Electricity Blunder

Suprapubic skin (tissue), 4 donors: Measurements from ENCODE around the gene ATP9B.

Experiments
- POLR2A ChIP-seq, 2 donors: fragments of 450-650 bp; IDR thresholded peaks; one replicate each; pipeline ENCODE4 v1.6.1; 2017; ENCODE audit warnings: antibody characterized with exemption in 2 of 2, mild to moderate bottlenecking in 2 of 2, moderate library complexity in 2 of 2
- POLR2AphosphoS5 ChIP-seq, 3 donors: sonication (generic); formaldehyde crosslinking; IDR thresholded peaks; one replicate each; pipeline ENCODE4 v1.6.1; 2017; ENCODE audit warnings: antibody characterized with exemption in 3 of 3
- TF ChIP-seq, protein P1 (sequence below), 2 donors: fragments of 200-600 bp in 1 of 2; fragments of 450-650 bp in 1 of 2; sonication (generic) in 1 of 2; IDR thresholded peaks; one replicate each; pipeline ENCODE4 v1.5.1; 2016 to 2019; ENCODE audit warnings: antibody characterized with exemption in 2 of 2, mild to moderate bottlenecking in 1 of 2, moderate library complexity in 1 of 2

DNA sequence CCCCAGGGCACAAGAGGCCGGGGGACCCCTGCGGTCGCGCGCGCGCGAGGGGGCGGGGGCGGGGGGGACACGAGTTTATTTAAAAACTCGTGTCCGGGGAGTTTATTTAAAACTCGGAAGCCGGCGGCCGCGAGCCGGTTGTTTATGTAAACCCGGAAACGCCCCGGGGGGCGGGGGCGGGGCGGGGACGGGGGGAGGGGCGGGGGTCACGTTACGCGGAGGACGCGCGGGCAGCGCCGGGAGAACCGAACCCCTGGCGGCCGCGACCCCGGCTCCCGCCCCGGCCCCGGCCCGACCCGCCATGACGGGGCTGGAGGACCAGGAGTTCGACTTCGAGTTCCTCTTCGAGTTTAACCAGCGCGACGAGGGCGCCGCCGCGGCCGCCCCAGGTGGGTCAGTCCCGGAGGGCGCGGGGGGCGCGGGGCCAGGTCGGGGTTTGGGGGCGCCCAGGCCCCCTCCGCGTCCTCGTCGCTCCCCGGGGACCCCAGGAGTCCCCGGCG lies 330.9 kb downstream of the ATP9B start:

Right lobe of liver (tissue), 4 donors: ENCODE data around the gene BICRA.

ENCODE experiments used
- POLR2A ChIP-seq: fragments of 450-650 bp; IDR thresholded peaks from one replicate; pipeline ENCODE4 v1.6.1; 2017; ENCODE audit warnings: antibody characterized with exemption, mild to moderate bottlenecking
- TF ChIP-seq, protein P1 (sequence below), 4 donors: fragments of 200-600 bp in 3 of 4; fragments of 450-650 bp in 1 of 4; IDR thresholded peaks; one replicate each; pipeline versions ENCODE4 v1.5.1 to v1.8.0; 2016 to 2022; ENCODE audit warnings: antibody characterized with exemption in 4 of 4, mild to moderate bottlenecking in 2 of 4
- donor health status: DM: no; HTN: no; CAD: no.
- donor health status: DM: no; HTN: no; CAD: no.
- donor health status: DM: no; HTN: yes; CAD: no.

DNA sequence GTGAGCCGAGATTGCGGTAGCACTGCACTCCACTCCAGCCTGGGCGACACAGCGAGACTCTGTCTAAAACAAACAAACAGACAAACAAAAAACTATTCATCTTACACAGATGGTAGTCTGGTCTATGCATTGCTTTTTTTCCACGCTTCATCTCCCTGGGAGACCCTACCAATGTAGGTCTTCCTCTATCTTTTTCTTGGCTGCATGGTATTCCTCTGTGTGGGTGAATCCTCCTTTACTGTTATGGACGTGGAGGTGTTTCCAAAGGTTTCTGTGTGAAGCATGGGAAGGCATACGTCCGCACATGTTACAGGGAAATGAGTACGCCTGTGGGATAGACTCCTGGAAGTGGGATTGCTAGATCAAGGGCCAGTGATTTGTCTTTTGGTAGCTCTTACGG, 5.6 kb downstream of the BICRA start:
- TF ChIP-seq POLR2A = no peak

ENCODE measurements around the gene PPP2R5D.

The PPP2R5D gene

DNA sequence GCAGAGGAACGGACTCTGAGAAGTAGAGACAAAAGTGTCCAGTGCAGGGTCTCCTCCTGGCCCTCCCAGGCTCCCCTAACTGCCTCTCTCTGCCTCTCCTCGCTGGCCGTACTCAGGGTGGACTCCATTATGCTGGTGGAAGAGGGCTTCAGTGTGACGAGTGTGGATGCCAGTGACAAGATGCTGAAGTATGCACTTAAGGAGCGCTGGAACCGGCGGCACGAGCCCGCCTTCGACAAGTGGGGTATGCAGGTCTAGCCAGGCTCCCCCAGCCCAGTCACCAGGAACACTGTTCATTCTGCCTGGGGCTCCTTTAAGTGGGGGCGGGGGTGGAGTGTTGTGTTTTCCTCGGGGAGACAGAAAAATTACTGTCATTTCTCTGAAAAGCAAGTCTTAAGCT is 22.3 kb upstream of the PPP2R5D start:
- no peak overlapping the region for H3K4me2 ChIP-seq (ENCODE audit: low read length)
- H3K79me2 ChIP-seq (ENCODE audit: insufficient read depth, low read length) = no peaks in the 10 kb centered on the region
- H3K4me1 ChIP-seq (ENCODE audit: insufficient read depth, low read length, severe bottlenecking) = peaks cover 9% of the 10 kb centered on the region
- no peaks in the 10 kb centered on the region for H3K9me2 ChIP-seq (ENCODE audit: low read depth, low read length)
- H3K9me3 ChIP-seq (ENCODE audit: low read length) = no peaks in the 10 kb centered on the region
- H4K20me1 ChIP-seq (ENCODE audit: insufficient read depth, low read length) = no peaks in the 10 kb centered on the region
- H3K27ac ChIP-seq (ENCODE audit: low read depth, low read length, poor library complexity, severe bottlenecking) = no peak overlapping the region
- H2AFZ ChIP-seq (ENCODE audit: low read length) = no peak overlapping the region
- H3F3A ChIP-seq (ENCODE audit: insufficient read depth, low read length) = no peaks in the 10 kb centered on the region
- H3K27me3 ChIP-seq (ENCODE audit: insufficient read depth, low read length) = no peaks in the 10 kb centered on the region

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Windhoek Ordered to Stop Overcharging By Petronella Sibeene WINDHOEK The Minister of Mines and Energy, Erkki Nghimtina, has ordered the City of Windhoek to stop overcharging its customers and to stick to the electricity tariffs that have been approved by the regulatory body, the Electricity Control Board (ECB). This comes after the ECB received complaints from several concerned parties alleging the municipality collects millions of dollars from its customers by using a non-approved tariff schedule. Because of that, an urgent meeting was convened by the Ministry of Mines and Energy to find a solution to the impasse between the City of Windhoek and the ECB over these allegations. Based on the recommendations that came out of the meeting which was attended by the Ministry of Mines and Energy, the City of Windhoek, the Electricity Control Board and the Attorney General, the minister yesterday issued a statement ordering the City of Windhoek to start using the ECB levy charge of 0.45 cents per unit and not 0.5 cents per unit for electricity. “The increased ECB levy charge (from 0.45c/unit to 0.5c/unit) should not be charged and should be rectified,” the minister said. The minister further ordered that the ECB levy that has accrued to the city and interest thereon should be put into a fund, which would be used to offset against future ECB levies to the benefit of the City of Windhoek’s customers. Nghimtina, who expressed satisfaction with the outcome of the discussions between the two parties, said additional consultative meetings would be held between technical counterparts of the ECB and the city on financial matters in order to amend the current unapproved tariffs used with a view to correcting “the damage done”. These meetings will also serve as a platform to iron out all discrepancies. “Insofar as the former is higher than the increase approved by the ECB Board, such amount will be offset against future tariff increases to formal approval and endorsement thereof,” Nghimtina added. The minister advised the City of Windhoek to approach its council with the revised schedule of tariffs for formal approval and endorsement. Apart from the unapproved 0.5 cents per unit used by the City of Windhoek, a tariff increase of 10.2 percent, which the ECB approved upon the city’s application was not implemented. Instead, the council approved a tariff of 14.7 percent, which represents a tariff increase of 11.9 percent. The City of Windhoek has denied overcharging customers and said instead of introducing a 10.2 percent tariff as approved by the regulator, it increased its tariff by 8 percent, within which it made provision for 1cent/ kWh to cater for the cost to ring-fence the city’s electricity department. But, according to the ECB, the 1 cent/kWh was meant for equity contributions for the planned Central RED, which was rejected by the regulator because the consumers could not be made to foot the bill for this. The Chief Executive Officer of the ECB, Siseho Simasiku, wondered why Windhoek wanted its residents to pay for the cost of establishing REDS, while other municipalities, which are much poorer than the City of Windhoek, have found other means of raising the equity. The ECB was established in 2000 to regulate the generation, transmission, supply, import and export of electricity in the country, but the city’s statement in which it denied that it was overcharging its clients said that under the current legislation, the ECB is not the electricity regulator of local authorities in respect of tariffs yet. Nghimtina yesterday clarified that the purpose of the Electricity Bill was to regulate the entire electricity supply industry and at no point was there an intention to exclude local authorities from the application of the Act. He remarked that in as much as the current Electricity Act is not abundantly clear that it applies to the electricity supply industry, the new Electricity Bill 2006 to be tabled in the National Assembly soon will address all that is confusing at this stage. Contacted for comment on the matter, City of Windhoek Spokesperson Elizabeth Sibindi said, “We still have to discuss the outcome internally and will come up with a response soon.”